222 research outputs found

    Current Algebra: Quarks and What Else?

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    After receiving many requests for reprints of this article, describing the original ideas on the quark gluon gauge theory, which we later named QCD, we decided to place the article in the e-Print archive

    Adaptive Coarse Graining, Environment, Strong Decoherence, and Quasiclassical Realms

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    Three ideas are introduced that when brought together characterize the realistic quasiclassical realms of our quantum universe as particular kinds of sets of alternative coarse-grained histories defined by quasiclassical variables: (1) Branch dependent adaptive coarse grainings that can be close to maximally refined and can simplify calculation. (2) Narrative coarse grainings that describe how features of the universe change over time and allow the construction of an environment. (3) A notion of strong decoherence that characterizes realistic mechanisms of decoherence.Comment: 11 pages, revtex

    Dick Feynman—The Guy in the Office Down the Hall

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    When I think of Richard, I often recall a chilly afternoon in Altadena shortly after his marriage to the charming Gweneth. My late wife, Margaret, and I had returned in September 1960 from a year in Paris, London and East Africa; Richard had greeted me with the news that he was “catching up with me”—he too was to have an English wife and a small brown dog. The wedding soon took place, and it was a delightful occasion. We also met the dog (called Venus, I believe) and found that Richard was going overboard teaching her tricks (leading his mother, Lucille, with her dry wit, to wonder aloud what would become of a child if one came along). The Feynmans and we both bought houses in Altadena, and on the afternoon in question Margaret and I were visiting their place. A brilliant, vital and amusing neighbor, Feynman was a stimulating (if sometimes exasperating) partner in discussions of profound issues. His sum‐over‐paths method may turn out to be not just useful, but fundamental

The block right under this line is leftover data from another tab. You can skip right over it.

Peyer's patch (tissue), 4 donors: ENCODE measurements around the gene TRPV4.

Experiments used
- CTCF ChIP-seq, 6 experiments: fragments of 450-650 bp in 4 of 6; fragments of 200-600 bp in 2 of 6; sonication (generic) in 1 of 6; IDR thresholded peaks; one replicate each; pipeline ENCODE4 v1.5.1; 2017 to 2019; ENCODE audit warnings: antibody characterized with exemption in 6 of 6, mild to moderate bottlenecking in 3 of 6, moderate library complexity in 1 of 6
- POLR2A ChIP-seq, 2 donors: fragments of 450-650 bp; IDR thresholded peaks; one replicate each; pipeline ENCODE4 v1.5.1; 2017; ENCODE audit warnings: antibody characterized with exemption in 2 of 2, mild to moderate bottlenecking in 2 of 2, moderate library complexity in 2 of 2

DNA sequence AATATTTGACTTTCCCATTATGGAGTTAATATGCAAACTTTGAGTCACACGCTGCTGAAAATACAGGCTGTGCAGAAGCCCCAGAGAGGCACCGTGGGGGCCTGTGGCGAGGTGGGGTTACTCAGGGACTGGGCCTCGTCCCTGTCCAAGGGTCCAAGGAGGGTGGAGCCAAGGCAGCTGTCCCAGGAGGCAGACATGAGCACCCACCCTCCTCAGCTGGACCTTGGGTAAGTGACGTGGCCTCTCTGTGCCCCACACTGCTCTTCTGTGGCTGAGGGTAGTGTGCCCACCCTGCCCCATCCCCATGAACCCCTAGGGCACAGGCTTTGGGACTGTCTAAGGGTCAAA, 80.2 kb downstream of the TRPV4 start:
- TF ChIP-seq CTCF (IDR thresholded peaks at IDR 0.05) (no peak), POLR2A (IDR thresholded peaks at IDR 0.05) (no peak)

Particles and principles

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    We know that there are two frontiers in the study of the basic laws of natural science: the frontier of the very large, the cosmos, and the frontier of the very small, the structure of the elementary particles out of which the entire universe is constructed, including us. The combination of these two (at the present time theoretically unrelated, although we hope that this situation won't persist) gives us the basic scientific laws that form the foundations for our discussions of science. The research in both of these fields is necessarily a close partnership of theory and observation, and the availability of numerous experiments in the study of the very small is what has made progress in that field more rapid and more exciting in recent years than progress at the other end. But, as interesting observations of the cosmos accumulate, cosmology too should flourish. One thing that makes the adventure of working in our field particularly rewarding, especially in attempting to improve the theory, is that at this basic level of science a chief criterion for the selection of a correct hypothesis, even more than elsewhere in science, seems to be the criterion of beauty, simplicity, or elegance

    How scientists can really help

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    Last fall I had the honor of speaking at the dedication of a new physics building on the University of California campus at Santa Barbara. As I arrived for the occasion, it struck me how lucky the physicists at Santa Barbara are to be living and working in such a glorious place. The day was clear and I could see the mountains, which contain the surviving frayed specimens of the majestic California condor, and the channel, with the islands on the other side. I had been sailing in the channel and had seen it sometimes sparkling in the sunlight, sometimes shrouded with fog, full of dolphins and sea lions. The campus is built on what used to be my favorite bird‐watching place in Southern California, with its curlews, godwits, and phalaropes. Now, for the males of our species, it is a favorite girl‐watching place. In any case it is bustling with young Californians presumably seeking knowledge and wisdom, and some older people who are supposed to be able to impart such things. The priority need is to develop a systems analysis with heart that society can rely on to choose between possible technologies

    ISIS Opening Address: Complexity versus Simplicity

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    There are a lot of different concepts to cover all the meanings that we attach intuitively to the word complexity, and to its opposite simplicity. There is one kind of complexity that corresponds best to what is meant by the word complexity in ordinary conversation, and in most scientific dialog. It’s what I call effective complexity. Roughly, effective complexity refers to the length of a very precise description of the regularities of an entity. Not the features that are treated as random or incidental, but the features that are treated as regularities